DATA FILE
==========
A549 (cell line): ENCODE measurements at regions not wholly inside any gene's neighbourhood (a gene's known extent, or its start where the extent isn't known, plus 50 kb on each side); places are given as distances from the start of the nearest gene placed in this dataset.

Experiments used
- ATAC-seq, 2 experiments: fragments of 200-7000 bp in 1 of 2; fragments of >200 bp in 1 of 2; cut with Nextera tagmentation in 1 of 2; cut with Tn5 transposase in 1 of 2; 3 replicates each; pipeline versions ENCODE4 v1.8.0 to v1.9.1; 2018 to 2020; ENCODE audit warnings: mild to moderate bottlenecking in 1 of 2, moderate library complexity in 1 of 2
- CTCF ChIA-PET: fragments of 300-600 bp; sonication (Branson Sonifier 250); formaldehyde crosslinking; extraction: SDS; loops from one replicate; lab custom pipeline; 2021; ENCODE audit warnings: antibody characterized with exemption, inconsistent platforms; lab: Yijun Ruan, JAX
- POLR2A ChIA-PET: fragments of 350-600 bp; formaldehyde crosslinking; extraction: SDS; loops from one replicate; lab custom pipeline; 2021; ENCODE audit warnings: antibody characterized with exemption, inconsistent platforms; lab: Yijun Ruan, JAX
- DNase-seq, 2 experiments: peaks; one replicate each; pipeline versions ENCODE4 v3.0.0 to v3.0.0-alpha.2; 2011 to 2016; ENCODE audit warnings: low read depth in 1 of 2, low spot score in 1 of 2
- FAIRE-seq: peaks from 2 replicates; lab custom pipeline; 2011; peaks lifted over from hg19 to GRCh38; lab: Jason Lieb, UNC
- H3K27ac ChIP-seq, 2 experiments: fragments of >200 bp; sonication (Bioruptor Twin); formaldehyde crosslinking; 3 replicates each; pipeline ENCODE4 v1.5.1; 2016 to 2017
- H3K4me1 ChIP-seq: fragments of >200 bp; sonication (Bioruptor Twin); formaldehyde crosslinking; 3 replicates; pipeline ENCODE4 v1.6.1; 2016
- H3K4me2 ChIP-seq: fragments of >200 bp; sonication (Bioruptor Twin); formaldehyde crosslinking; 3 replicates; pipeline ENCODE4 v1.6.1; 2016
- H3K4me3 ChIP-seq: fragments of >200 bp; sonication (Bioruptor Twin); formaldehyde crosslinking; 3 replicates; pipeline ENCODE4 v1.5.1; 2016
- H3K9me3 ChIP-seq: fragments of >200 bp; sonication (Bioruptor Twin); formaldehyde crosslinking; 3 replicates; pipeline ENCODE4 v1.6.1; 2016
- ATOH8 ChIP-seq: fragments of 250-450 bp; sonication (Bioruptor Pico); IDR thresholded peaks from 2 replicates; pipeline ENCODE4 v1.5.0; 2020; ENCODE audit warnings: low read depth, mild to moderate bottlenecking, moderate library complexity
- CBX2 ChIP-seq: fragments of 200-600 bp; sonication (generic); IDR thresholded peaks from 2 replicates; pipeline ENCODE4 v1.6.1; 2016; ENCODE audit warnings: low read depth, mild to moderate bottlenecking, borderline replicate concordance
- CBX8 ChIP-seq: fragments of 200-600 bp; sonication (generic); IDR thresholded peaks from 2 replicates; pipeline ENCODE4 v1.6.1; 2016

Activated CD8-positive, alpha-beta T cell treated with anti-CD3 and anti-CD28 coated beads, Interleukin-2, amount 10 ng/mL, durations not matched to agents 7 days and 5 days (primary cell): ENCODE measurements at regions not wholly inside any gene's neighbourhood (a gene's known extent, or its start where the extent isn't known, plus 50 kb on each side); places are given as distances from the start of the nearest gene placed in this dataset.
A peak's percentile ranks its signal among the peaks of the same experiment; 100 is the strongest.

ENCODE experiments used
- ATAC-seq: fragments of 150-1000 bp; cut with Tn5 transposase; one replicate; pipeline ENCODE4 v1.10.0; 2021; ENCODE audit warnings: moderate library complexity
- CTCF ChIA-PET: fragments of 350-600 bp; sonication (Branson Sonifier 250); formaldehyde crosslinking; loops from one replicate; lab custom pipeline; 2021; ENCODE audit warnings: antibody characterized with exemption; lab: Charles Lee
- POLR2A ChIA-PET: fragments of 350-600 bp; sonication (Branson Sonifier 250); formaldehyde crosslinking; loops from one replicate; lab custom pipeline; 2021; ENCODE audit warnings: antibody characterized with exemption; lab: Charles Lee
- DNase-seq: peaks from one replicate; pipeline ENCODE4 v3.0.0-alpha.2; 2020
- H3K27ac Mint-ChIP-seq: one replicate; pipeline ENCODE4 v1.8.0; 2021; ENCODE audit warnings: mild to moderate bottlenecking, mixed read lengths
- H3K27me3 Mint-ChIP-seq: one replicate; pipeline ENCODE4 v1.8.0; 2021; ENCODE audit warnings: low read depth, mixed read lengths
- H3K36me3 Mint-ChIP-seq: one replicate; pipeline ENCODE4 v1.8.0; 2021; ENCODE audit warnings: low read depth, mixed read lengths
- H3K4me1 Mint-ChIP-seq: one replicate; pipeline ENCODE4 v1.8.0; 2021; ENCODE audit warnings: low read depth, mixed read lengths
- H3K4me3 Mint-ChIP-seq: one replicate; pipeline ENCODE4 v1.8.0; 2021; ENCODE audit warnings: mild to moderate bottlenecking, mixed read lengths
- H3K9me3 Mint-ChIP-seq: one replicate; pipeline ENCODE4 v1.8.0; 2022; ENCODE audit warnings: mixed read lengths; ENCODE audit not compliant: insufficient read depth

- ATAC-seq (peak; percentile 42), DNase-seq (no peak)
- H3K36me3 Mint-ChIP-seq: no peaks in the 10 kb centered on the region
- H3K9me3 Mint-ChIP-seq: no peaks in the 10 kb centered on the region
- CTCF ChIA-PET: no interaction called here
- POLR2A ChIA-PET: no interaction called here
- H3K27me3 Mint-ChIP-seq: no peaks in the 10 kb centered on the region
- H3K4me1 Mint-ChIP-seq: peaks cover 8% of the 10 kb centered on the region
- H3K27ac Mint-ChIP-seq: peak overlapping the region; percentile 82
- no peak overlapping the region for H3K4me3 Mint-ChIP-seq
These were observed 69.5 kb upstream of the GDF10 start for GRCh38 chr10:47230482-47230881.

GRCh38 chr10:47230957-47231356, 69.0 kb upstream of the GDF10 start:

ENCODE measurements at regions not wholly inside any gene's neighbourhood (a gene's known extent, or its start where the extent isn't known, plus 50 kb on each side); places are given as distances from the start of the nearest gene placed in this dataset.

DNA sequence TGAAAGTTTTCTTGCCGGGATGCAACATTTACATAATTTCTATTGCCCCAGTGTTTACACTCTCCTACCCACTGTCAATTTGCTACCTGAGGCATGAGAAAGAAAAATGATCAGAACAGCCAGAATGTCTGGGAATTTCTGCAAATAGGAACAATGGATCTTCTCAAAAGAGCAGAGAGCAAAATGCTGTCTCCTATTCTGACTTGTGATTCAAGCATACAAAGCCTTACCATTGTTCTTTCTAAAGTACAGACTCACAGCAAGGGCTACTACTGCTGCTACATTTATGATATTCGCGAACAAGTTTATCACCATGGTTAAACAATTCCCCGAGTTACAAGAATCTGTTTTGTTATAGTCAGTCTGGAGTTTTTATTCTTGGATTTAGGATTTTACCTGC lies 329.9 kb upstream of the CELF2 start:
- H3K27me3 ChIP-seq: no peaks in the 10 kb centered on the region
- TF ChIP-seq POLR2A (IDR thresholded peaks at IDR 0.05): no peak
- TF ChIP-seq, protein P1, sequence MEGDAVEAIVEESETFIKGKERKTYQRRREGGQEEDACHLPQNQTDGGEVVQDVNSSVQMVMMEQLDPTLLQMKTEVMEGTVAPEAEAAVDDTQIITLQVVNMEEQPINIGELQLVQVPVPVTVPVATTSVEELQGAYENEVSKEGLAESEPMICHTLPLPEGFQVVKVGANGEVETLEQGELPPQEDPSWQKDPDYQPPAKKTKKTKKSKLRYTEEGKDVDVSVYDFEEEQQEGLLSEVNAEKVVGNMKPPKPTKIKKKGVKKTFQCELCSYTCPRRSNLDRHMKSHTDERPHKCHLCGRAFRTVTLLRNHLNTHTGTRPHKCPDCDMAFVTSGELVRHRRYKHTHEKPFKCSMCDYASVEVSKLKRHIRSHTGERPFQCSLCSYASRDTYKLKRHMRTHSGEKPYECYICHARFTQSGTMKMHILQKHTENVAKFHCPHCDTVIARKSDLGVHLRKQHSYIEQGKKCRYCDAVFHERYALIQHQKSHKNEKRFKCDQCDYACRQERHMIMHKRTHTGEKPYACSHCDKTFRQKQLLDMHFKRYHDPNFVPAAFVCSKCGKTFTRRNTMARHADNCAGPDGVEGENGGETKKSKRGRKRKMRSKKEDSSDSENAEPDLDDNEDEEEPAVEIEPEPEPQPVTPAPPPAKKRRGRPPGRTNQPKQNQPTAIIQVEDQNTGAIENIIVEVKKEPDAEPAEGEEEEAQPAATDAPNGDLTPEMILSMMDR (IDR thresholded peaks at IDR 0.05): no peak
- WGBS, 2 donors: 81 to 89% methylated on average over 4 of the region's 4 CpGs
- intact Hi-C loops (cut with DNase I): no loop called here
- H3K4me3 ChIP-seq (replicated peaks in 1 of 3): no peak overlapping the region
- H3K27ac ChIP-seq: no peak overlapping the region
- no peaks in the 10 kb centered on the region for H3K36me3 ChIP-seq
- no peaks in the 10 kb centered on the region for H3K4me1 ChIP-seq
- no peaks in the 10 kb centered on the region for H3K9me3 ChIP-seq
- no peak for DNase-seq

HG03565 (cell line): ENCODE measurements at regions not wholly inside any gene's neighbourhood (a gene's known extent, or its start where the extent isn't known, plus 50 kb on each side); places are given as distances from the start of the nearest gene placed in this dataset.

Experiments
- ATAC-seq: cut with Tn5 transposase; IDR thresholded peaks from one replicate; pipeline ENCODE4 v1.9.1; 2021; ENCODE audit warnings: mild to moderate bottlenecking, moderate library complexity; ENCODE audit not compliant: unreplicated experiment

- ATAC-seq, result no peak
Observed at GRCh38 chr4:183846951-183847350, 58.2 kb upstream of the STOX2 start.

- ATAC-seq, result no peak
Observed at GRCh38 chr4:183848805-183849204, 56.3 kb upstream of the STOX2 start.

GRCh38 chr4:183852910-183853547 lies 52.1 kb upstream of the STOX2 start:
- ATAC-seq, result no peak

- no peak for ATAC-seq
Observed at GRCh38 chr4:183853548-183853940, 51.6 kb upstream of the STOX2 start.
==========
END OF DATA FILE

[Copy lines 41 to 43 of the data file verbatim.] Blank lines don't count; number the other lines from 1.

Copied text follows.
DNA sequence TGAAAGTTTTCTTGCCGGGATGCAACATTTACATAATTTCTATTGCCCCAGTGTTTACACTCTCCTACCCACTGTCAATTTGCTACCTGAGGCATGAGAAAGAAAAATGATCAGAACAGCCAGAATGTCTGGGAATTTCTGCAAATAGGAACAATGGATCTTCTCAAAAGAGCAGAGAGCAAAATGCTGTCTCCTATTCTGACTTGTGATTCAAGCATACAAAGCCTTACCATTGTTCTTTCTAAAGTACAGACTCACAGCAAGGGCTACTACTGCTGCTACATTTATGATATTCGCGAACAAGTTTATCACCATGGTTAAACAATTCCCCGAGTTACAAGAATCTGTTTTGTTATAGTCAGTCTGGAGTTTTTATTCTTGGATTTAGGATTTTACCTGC lies 329.9 kb upstream of the CELF2 start:
- H3K27me3 ChIP-seq: no peaks in the 10 kb centered on the region
- TF ChIP-seq POLR2A (IDR thresholded peaks at IDR 0.05): no peak